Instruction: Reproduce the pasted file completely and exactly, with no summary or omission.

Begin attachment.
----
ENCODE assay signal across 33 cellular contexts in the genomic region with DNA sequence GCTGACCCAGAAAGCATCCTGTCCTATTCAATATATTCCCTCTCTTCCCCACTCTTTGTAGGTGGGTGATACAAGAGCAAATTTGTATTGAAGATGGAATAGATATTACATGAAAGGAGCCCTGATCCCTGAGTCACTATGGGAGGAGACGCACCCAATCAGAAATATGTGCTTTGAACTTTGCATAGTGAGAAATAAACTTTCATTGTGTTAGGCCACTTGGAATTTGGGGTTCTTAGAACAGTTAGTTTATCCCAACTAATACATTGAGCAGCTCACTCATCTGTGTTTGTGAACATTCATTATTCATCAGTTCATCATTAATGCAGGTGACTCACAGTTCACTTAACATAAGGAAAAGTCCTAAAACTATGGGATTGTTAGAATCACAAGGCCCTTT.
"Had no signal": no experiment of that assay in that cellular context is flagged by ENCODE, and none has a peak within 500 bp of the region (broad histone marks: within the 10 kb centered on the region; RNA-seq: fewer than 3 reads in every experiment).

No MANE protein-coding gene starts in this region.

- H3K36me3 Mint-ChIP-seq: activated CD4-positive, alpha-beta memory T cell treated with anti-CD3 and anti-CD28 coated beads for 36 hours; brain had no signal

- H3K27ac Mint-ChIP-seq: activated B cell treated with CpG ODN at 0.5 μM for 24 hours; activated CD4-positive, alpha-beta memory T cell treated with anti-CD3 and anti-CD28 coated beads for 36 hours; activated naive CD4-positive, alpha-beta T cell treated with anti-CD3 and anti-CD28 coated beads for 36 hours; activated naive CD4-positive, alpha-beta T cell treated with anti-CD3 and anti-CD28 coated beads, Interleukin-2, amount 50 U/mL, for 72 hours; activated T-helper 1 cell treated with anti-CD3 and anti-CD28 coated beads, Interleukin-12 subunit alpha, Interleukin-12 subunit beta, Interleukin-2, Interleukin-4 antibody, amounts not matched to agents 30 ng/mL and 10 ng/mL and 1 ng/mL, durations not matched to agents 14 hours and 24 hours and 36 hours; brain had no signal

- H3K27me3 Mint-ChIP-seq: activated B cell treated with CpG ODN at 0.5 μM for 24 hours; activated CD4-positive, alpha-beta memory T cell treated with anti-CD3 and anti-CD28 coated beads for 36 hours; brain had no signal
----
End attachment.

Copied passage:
ENCODE assay signal across 33 cellular contexts in the genomic region with DNA sequence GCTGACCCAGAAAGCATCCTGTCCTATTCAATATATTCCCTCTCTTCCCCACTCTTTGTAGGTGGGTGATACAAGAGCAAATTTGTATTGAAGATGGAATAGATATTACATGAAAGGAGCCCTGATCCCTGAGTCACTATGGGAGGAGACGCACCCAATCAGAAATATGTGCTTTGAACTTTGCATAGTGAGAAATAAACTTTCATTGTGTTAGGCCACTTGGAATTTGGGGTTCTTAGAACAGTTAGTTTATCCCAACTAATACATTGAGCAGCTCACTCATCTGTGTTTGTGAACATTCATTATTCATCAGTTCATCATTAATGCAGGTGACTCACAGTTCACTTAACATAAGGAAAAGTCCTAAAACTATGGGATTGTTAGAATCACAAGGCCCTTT.
"Had no signal": no experiment of that assay in that cellular context is flagged by ENCODE, and none has a peak within 500 bp of the region (broad histone marks: within the 10 kb centered on the region; RNA-seq: fewer than 3 reads in every experiment).

No MANE protein-coding gene starts in this region.

- H3K36me3 Mint-ChIP-seq: activated CD4-positive, alpha-beta memory T cell treated with anti-CD3 and anti-CD28 coated beads for 36 hours; brain had no signal

- H3K27ac Mint-ChIP-seq: activated B cell treated with CpG ODN at 0.5 μM for 24 hours; activated CD4-positive, alpha-beta memory T cell treated with anti-CD3 and anti-CD28 coated beads for 36 hours; activated naive CD4-positive, alpha-beta T cell treated with anti-CD3 and anti-CD28 coated beads for 36 hours; activated naive CD4-positive, alpha-beta T cell treated with anti-CD3 and anti-CD28 coated beads, Interleukin-2, amount 50 U/mL, for 72 hours; activated T-helper 1 cell treated with anti-CD3 and anti-CD28 coated beads, Interleukin-12 subunit alpha, Interleukin-12 subunit beta, Interleukin-2, Interleukin-4 antibody, amounts not matched to agents 30 ng/mL and 10 ng/mL and 1 ng/mL, durations not matched to agents 14 hours and 24 hours and 36 hours; brain had no signal

- H3K27me3 Mint-ChIP-seq: activated B cell treated with CpG ODN at 0.5 μM for 24 hours; activated CD4-positive, alpha-beta memory T cell treated with anti-CD3 and anti-CD28 coated beads for 36 hours; brain had no signal